College Admissions Support

It’s Time for My Child to Start Thinking About College, but Where Do We Start?

Junior year is the most common time to begin the college application process. By “process,” we mean (typically in this order): determine whether the ACT or SAT is right for your child; begin test preparation; identify a list of potential colleges; tour as many schools as possible; determine whether the schools that interest you accept the Common Application; start a scholarship search; compile a list of required essays and supplements; attend college fairs or college informational nights at your school; and (perhaps most important) keep track of deadlines and complete the applications. Within this timeline are multiple opportunities for your child to take the SAT or ACT and we can help flesh out that timeline.

*Please note that as of 2021 the College Board has permanently discontinued SAT Subject Exams, formerly known at SAT IIs.

When Do We Start?

The beginning of junior year is the ideal time to initiate the process of researching options and developing a strategy, which includes sussing out whether the ACT or SAT is the better test. Most students are better suited for one test or the other, making it imperative to determine which is the better fit as quickly as possible. Next Level Learning instructors utilize a variety of methods to help students determine their preference. (See below for more details.)

Families typically begin test preparation at some point during the student’s junior year (the earlier the better) because later in the year students will start making a list of appropriate colleges with their college counselor. The spring of junior year is also the time to take the first (and possibly second) standardized test. One might think summer is an opportunity to take a break from college preparation, but years of experience helping students prepare for college has proven that stress levels at the beginning of senior year can be very intense, and continue increasing as the year progresses.

High school students are applying to more colleges every year, which complicates the college admissions process. To prevent some of this stress buildup, Next Level strongly suggests all rising seniors use the summer for focused test preparation and to write a draft of the Common Application essay. Next Level is open over summer, and our professional instructors are able to work around students’ camp, travel, and work schedules. For those who are out of town for the summer, SAT and ACT instructors can provide video conference sessions. Since all our sessions involve one-on-one tutoring, there are no class schedules to coordinate with other students..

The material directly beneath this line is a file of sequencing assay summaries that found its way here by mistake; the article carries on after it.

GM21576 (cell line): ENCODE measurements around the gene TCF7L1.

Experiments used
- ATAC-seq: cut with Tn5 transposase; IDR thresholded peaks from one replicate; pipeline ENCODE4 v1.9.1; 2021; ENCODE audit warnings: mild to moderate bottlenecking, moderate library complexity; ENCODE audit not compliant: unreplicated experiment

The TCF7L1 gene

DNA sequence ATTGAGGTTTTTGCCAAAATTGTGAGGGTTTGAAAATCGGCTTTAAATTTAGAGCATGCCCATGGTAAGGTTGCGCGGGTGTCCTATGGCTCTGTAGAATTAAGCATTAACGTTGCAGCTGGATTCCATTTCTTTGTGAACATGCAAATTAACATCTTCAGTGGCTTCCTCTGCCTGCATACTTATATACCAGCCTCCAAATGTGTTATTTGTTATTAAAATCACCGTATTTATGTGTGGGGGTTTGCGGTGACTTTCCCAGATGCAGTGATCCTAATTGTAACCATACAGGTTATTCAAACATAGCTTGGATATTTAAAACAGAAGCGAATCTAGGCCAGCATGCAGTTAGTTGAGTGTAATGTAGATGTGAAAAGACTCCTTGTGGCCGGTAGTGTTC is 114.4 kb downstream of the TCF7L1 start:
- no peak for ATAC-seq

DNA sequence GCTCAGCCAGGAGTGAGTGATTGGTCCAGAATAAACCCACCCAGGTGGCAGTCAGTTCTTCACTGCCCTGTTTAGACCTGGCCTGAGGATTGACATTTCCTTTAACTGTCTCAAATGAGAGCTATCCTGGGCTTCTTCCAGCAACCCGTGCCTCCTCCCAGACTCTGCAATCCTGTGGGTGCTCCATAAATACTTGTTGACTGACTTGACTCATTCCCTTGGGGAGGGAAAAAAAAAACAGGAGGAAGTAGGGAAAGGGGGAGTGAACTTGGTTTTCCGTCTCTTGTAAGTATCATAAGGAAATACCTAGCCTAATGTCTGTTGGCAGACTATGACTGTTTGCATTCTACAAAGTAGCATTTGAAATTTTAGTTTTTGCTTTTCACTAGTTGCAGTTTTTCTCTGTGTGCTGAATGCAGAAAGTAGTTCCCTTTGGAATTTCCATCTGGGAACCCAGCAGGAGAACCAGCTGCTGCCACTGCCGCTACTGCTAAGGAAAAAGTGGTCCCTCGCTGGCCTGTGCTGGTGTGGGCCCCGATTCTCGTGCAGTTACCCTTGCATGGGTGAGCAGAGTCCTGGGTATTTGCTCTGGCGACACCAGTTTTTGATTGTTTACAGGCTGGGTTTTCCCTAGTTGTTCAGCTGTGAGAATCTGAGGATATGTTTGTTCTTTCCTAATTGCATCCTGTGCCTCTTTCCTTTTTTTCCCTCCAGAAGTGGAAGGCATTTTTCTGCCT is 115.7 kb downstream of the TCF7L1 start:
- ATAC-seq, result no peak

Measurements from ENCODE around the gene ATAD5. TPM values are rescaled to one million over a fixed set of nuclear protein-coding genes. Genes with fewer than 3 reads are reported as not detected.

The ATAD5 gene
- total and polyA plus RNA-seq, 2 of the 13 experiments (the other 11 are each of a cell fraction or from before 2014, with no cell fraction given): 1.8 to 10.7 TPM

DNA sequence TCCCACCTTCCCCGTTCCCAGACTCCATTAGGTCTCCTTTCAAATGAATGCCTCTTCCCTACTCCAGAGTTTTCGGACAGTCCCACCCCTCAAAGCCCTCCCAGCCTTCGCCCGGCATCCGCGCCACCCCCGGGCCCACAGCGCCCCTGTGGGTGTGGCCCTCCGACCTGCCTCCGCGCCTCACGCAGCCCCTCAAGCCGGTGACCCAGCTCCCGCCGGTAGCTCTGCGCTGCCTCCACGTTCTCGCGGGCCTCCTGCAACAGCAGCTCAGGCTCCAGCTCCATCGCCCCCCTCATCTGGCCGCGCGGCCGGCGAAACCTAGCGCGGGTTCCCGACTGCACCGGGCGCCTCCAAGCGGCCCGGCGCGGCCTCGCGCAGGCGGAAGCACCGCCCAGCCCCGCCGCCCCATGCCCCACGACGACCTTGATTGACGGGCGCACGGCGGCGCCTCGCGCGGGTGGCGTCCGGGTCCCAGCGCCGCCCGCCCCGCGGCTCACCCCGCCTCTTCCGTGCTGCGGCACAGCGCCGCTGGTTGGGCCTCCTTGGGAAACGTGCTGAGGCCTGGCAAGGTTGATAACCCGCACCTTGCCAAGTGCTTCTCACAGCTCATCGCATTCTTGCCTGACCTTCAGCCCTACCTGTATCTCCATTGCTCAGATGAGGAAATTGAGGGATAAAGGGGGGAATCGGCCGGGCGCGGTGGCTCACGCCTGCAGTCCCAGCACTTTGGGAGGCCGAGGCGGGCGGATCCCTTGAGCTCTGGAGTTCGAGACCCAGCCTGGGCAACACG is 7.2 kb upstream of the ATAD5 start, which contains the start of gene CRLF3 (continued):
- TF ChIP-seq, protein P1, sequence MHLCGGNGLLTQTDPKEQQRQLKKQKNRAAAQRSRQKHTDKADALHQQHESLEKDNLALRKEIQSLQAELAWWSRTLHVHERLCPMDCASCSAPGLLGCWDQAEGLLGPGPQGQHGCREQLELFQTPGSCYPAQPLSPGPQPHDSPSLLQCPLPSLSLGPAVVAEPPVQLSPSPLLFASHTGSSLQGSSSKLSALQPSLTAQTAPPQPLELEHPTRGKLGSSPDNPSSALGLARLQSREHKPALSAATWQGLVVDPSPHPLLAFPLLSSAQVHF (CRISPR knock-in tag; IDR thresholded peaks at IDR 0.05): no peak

The beginning of senior year is reserved for one or even two final sittings of the ACT or SAT and for finalizing essays and supplements. Because all this work comes at a time when grades are still important (to colleges they’re always important!), fall can be an exceptionally stressful time. Next Level instructors can assist in alleviating last-minute panic caused by changes to planning or the timeline. For example, our writing instructors can help with a new essay if a student adds another college and has a new topic to write about. And if a student hasn’t started test prep as early as recommended, we can help accelerate the process.

How Do I Know Whether the ACT or SAT Is Right for My Child?

Next Level Learning’s professional instructors can help determine which test is better by presenting material from both exams during one or two tutoring sessions. By observing how a student processes and works through specific problems an instructor can generally discern which material is a better fit.

In addition, Next Level Learning offers a proctored hybrid ACT/SAT test that can also help make the determination. If the student has time and needs further clarification about which direction to go, we also offer both ACT and SAT practice tests in a proctored setting. Next Level provides flexible practice test dates and times to accommodate students’ busy schedules.

After working through material from both exams, students almost always have an intuitive sense of which test is a better fit. They frequently report feeling a higher comfort level with one test or the other, based primarily on the style of questions, the overall strategy, the length of time allotted for each section, and the types of sections. The student’s opinion is generally definitive, and the very act of making a decision for themselves will often help mitigate anxiety.

How Are the ACT and the SAT Different?

For an overview of the differences, click here for our ACT vs. SAT page. During one-one-one test prep sessions, our ACT and SAT instructors will delve into the differences in far greater detail.

How Many Colleges Should My Child Apply To?

The recent trend has resulted in students applying to more schools, ostensibly as a means of improving their chances of getting into a school they want. The Common Application has made it easier for students to apply to multiple schools. While in the past a typical student might have applied to six to ten schools, today it’s not uncommon for students to apply to dozens. We suggest the following considerations when determining how many applications to submit: